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46 thoughts on “Facing Islamophobic trolls

  1. Sorry you've been subjected to such vile abuse. No words can erase the pain, but know you are supported by decent ordinary people everywhere. This behaviour should not have be tolerated.

  2. Hi Mya-Rose
    For each one of these haters/trolls, there are so many more people who admire and support you.
    Never forget that!
    Never let these people have a negative impact on your life, Never let them stop you from doing the things you love doing.

    Sending love and support to you and your family.

    Jim

    1. Hi Jim, it has felt really hard to remember your advice and keep up the blogging. I think I can start writing again and go back onto twitter without feeling constantly worried about what I find there. Thank you.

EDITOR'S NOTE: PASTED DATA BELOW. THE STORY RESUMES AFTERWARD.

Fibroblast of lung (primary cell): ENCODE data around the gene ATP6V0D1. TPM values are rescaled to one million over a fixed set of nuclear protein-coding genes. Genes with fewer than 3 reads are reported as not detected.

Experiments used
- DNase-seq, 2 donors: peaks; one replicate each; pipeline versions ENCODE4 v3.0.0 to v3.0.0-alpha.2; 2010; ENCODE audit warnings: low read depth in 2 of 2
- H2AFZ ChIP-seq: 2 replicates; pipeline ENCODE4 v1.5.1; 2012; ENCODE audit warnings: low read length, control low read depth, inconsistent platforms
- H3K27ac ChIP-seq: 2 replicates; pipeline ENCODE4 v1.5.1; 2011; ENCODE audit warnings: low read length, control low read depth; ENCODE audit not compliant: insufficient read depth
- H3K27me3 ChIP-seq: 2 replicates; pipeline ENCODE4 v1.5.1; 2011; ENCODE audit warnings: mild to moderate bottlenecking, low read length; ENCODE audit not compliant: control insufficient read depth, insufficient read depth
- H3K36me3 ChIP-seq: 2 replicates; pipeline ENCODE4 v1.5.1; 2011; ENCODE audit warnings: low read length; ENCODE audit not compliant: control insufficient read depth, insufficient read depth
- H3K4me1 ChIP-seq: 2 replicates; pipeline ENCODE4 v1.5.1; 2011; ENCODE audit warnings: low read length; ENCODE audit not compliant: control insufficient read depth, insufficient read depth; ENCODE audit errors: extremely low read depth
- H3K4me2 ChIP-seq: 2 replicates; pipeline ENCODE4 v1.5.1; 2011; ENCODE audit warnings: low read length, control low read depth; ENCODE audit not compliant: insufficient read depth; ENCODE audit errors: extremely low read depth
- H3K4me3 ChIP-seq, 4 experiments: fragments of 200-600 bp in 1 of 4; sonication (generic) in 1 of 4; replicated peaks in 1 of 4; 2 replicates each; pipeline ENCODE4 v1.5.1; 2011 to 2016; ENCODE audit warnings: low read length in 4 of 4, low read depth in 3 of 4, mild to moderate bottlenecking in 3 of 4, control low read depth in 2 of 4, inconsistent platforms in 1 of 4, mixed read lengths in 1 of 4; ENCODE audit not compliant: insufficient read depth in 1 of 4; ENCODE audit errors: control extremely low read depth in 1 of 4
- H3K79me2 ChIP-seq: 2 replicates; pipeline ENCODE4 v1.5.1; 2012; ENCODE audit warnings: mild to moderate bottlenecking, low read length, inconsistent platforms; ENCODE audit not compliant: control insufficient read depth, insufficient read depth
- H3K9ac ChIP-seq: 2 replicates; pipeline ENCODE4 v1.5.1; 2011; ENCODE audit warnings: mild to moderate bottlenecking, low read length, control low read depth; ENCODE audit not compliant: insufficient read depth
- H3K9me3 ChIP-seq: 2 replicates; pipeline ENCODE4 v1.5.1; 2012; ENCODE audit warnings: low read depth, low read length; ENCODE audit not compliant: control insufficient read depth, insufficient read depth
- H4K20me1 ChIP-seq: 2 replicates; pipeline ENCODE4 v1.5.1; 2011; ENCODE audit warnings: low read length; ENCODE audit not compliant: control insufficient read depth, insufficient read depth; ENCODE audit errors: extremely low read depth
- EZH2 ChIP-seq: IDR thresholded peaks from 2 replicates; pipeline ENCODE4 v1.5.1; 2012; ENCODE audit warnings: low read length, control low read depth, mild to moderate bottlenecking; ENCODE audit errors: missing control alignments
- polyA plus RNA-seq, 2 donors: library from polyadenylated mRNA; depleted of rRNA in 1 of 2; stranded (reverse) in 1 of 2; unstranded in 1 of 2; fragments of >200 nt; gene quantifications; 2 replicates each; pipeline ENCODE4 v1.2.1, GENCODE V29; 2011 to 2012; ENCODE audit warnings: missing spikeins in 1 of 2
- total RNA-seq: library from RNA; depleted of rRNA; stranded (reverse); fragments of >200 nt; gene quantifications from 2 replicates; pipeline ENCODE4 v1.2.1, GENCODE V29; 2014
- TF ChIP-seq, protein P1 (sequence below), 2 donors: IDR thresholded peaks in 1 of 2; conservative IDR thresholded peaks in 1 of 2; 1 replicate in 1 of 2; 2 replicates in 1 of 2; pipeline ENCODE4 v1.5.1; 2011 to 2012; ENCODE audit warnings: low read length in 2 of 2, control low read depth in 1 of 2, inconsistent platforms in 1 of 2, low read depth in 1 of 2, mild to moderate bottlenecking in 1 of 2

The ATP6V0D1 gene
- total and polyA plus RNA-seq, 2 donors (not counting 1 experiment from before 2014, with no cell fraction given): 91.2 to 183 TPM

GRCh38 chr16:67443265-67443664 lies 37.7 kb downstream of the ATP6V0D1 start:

3. Mya-Rose, thank you for sharing your experiences of the awful abuse you have been subjected to online. I think it is really important that the good people in the world (and there are still plenty of us) hear stories like yours so we can understand the sorts of behaviour that some people seem to think is acceptable – if we don't know what is happening we can't take action to help stop it. I am so sorry that you have had to deal with this, but well done for doing so in such a constructive way – it must have taken considerable emotional fortitude to write this blog. I have always thought that people who feel the need to criticise or discriminate against others on the basis of religion, race, gender, age, etc only do so because they are incapable of forming a rational explanation for disagreeing with you. This sort of behaviour only demonstrates their own weakness; in their attempts to belittle you they only belittle themselves. Keep doing what you are doing, the world needs more people like you.